The Newkirk City Commission meeting on Monday was moved to a larger venue to accommodate a large crowd weighing in on the fate of Mayor Brian Hobbs.
Hobbs was thrust into the spotlight after protesting last week at the U.S. Capitol on the day a deadly pro-Trump riot occurred inside the building to overturn the presidential election result.
Hobbs said he was on the steps of the Capitol, but did not go inside. He said he did not witness illegal activity and became aware of the violence and damage after he left.
But a quote erroneously attributed to him by the New York Times and a video tirade he posted to Facebook after the riot unleashed social media attacks against him. Hobbs said he had received death threats.
The commission meeting on Monday was moved from the library to the senior center as about 60 people attended. A portable metal detector screened for weapons, and security was increased, according to City Manager Ryan Smykill.
Controversy surrounding the mayor hit home at Newkirk starting last week.
“We did receive calls from concerned citizens,” Smykill said. “We did not have to put anything on lockdown … we did increased police patrols and did station an officer on Friday at City Hall for the day.”
Smykill said several people spoke at the meeting, all in support of Hobbs. The meeting was peaceful.
One citizen who attended told the CourierTraveler that some people spoke as if there were an effort to remove Hobbs from office and expressed hostility at other commissioners.
“No one asked for his resignation, and we have not received a petition requesting his resignation or a recall,” Smykill said on Tuesday. “Everyone that spoke last night was in support.”
Hobbs on Tuesday said dozens spoke in his favor.
“I didn’t know whether I was going to get attacked or not,” he said. “It was very encouraging to know that the citizens stand with me.”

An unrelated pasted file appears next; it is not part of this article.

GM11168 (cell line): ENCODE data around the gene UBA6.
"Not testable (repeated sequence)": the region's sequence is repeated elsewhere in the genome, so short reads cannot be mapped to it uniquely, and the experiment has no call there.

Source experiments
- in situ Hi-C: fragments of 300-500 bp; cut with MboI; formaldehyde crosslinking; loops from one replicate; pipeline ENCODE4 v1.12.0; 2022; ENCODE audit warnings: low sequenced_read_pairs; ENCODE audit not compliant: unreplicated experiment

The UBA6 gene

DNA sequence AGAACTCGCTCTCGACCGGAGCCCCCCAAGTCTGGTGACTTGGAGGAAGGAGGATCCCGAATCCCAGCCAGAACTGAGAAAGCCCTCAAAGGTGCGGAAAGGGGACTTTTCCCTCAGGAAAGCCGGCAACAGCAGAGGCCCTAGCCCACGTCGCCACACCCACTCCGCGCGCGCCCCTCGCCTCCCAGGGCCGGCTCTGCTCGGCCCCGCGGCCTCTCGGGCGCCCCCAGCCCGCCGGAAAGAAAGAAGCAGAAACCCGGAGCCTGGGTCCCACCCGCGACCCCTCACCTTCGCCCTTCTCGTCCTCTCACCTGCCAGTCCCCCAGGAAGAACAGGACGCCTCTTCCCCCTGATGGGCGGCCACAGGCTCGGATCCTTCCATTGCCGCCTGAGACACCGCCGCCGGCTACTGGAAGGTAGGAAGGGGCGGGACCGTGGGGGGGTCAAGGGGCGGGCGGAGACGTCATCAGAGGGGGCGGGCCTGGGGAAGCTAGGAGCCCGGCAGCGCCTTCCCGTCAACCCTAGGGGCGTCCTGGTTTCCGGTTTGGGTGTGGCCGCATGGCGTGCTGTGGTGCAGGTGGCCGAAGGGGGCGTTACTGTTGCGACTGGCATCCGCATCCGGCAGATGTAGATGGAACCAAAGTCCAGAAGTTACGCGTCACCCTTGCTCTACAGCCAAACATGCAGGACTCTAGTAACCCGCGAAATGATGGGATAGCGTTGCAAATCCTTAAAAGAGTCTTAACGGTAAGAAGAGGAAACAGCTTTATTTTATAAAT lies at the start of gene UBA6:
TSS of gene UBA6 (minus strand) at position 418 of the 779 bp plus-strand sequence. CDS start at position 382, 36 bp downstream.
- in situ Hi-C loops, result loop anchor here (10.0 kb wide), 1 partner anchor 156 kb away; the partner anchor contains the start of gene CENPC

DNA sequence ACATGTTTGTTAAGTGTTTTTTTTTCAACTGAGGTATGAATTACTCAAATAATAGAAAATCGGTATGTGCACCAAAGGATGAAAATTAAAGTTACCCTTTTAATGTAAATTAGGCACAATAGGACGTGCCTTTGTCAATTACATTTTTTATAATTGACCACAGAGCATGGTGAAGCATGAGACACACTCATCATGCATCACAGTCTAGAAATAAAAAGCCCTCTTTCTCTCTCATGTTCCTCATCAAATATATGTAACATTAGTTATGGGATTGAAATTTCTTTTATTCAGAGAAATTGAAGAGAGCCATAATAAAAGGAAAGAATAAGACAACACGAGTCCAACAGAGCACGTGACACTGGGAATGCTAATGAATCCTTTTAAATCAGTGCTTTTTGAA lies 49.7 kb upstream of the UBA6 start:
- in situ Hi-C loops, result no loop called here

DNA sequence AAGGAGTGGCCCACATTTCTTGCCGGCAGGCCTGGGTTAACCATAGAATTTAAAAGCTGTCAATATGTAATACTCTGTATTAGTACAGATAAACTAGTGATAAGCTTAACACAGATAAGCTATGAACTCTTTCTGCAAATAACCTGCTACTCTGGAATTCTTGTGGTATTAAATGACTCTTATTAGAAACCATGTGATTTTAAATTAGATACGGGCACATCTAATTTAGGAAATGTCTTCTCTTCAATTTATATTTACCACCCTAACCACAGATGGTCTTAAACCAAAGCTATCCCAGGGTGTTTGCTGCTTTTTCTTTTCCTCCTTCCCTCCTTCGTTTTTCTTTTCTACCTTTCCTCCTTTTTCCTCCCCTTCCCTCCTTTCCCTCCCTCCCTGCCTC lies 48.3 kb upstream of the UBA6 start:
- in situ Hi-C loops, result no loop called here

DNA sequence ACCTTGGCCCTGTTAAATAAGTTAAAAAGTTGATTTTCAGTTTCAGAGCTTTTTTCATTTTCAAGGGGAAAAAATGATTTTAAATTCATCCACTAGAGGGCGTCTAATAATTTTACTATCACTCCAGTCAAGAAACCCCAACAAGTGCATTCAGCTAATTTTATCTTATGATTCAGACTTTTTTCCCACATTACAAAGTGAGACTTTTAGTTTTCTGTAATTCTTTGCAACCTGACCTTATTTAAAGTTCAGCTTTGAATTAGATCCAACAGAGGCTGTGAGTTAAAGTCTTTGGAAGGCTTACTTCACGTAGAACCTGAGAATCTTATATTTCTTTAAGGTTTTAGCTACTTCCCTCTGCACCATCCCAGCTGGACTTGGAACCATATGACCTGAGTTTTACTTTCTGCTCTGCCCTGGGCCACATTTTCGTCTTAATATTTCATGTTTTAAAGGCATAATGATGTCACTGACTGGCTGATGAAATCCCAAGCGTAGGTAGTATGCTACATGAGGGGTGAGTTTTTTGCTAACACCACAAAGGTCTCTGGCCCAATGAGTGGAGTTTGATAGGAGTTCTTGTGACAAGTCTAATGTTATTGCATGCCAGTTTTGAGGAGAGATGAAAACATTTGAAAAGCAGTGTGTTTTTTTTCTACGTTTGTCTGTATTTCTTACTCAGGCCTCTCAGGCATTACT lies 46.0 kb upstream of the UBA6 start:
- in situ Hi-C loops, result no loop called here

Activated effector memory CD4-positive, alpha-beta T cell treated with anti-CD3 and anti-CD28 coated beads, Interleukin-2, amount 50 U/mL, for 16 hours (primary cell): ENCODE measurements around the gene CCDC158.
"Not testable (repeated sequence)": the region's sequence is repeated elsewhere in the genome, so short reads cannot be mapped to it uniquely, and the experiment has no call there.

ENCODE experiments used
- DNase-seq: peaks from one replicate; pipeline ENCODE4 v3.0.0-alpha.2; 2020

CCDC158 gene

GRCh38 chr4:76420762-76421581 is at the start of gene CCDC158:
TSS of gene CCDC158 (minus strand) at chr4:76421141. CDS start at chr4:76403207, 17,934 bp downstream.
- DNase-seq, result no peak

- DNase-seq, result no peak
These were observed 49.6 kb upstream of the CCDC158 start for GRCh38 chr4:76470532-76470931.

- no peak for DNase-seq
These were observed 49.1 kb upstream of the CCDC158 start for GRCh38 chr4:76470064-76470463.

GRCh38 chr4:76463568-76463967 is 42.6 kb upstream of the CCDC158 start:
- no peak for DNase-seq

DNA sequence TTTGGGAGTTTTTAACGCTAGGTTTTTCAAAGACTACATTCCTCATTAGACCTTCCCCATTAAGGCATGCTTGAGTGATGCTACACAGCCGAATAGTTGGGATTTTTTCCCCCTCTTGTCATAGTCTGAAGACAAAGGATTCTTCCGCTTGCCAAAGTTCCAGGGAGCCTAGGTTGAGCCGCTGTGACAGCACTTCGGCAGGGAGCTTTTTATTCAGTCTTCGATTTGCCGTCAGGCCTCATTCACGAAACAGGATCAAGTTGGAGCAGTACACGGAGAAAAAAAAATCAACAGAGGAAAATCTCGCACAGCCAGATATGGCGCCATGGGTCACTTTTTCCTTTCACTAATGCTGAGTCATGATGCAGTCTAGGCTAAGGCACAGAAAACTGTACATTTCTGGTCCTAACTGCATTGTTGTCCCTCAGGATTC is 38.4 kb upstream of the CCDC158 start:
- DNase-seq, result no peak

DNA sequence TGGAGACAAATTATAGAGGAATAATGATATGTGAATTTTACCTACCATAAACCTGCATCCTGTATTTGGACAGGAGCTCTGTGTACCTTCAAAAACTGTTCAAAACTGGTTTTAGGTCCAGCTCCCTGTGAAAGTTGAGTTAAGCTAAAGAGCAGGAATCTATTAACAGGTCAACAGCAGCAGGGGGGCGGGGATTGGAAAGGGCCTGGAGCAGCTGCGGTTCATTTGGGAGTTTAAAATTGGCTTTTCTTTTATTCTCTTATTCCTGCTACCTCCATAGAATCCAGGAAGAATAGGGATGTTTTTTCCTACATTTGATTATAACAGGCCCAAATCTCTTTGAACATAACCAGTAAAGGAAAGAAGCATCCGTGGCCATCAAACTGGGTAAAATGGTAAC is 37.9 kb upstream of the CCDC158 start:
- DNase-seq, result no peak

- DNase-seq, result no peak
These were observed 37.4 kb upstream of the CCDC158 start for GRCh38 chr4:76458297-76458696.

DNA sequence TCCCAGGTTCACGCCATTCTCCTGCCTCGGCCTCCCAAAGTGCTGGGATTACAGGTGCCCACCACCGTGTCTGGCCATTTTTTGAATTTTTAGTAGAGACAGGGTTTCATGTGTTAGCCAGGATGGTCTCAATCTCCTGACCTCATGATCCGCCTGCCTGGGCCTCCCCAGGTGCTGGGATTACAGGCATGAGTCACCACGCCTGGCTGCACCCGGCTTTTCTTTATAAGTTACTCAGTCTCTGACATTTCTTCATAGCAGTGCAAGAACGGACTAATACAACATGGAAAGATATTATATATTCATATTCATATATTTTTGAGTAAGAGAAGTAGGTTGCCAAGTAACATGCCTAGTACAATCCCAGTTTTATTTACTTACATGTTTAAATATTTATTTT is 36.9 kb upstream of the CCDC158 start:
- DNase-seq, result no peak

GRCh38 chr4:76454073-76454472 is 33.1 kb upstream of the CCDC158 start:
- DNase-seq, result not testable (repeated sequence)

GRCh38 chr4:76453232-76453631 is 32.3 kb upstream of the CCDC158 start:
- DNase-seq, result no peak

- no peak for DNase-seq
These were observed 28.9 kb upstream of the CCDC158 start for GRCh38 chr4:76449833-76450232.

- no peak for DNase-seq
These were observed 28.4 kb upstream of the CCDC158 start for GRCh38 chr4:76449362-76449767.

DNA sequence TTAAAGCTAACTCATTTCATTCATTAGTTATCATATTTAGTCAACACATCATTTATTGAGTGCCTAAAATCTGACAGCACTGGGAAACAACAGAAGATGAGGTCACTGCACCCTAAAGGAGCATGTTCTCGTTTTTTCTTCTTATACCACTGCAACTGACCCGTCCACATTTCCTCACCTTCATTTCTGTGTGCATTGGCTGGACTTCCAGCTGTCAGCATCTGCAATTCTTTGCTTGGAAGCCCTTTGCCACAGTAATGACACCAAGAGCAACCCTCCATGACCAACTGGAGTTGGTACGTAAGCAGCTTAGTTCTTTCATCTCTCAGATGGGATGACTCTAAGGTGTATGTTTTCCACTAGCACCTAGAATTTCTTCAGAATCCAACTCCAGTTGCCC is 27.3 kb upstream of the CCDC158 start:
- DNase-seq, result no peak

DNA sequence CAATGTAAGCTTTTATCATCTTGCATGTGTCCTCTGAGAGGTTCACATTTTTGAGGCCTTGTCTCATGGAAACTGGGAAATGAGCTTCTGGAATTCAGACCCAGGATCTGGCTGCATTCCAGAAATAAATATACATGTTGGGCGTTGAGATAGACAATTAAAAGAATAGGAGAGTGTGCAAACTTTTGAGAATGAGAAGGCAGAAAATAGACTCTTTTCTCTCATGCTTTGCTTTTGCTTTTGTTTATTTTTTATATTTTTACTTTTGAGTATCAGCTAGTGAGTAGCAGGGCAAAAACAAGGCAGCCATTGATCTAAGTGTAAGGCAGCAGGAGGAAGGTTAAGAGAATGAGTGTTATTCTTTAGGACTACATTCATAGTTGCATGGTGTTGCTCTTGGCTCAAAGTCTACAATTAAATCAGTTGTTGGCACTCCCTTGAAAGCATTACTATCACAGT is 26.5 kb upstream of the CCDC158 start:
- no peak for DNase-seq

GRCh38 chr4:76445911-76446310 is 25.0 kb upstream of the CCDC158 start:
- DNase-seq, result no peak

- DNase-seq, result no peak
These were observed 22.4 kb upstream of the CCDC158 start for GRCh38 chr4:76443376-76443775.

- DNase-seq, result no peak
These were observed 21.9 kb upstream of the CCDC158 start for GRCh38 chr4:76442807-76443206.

Hobbs said he’d received threats and mentioned that his parents had just received a letter likening him to a Nazi. Hobbs said he’d sent his children out of town.
Hobbs was quoted in a New York Times story published Friday saying, “We had enough people, we could have tore that building down brick by brick.”
In a phone interview Friday, Hobbs did not deny he made that comment but said it was mischaracterized to make it sound like he wanted that to happen.
The Times later corrected the story to say that Eric Dark, of Braman, made the comment.
This week Hobbs said he knew he had not spoken to the Times, but wondered whether he’d said something like that to somebody else.
Even if he had spoken to the newspaper, “I would have never incited violence or the destruction of property,” Hobbs said. “They finally did their due diligence after three days, and now I’m getting death threats.”
After the events in D.C., an emotional Hobbs posted a profanity-peppered video during which he attacked Republican lawmakers, made unsubstantiated claims about Antifa, claimed the election was stolen, and said military veterans would “set this right” if President Trump called them to.
Facebook terminated his account, he said. A portion of the video is on the Tulsa World’s YouTube site.
In phone interviews last week and on Tuesday, Hobbs toned down his rhetoric and acknowledged that his claim about Antifa instigation was speculation, there were election irregularities but no public proof of a stolen election, and said there would have to be conclusive evidence of that to “set this right” if Trump called for it.